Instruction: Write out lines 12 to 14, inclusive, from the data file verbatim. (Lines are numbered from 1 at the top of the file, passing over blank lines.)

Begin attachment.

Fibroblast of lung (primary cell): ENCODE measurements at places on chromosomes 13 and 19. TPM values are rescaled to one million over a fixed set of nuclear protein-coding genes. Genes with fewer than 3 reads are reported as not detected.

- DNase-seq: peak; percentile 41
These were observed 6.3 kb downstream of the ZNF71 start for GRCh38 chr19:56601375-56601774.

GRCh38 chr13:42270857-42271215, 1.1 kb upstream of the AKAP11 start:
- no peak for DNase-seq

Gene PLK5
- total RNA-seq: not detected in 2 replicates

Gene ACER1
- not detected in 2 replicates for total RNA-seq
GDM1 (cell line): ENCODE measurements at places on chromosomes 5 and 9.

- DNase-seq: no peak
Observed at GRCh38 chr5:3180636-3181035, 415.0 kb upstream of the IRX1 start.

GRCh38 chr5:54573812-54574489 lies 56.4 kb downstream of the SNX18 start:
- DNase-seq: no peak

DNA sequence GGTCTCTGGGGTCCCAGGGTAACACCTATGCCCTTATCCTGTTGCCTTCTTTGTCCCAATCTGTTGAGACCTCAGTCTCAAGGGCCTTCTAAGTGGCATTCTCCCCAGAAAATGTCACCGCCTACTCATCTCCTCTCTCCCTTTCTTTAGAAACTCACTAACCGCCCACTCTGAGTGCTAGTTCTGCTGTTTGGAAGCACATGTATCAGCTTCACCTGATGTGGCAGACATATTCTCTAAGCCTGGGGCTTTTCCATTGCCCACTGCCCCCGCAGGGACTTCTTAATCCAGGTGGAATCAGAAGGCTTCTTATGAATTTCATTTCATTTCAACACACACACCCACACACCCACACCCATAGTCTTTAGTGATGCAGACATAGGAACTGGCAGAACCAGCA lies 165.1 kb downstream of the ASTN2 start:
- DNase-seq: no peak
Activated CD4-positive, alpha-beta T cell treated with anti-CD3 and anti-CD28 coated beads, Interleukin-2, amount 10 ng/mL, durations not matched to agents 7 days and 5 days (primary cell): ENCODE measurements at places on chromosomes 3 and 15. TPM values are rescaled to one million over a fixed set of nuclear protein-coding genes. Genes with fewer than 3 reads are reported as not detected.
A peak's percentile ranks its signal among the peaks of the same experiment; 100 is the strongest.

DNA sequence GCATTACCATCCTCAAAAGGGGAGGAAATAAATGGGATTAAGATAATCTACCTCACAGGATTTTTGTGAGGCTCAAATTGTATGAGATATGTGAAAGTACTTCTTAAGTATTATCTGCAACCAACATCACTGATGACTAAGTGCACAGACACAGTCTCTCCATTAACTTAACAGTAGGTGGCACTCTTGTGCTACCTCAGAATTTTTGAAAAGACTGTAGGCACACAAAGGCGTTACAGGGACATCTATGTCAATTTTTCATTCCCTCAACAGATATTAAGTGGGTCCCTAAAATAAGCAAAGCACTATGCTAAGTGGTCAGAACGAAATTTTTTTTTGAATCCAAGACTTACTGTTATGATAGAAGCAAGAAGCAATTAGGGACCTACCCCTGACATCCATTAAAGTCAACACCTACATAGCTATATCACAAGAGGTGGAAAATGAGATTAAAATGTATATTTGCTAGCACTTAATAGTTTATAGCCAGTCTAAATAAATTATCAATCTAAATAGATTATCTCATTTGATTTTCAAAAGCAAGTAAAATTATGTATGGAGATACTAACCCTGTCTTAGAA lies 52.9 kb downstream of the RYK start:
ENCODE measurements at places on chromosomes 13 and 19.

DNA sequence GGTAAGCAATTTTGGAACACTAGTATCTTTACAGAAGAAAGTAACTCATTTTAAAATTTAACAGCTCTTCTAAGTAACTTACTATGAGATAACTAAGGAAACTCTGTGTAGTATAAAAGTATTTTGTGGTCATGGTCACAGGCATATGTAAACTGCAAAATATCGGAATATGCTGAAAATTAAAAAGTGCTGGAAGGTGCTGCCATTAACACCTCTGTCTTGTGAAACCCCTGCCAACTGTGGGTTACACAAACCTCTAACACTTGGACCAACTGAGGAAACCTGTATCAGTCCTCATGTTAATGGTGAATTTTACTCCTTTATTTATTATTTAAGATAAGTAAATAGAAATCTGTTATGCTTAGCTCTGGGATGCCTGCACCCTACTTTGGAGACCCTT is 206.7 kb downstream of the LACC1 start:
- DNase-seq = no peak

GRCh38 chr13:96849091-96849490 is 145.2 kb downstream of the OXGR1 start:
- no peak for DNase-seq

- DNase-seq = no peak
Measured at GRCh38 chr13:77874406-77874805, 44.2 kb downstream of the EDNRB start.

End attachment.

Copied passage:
Observed at GRCh38 chr5:3180636-3181035, 415.0 kb upstream of the IRX1 start.

GRCh38 chr5:54573812-54574489 lies 56.4 kb downstream of the SNX18 start:
- DNase-seq: no peak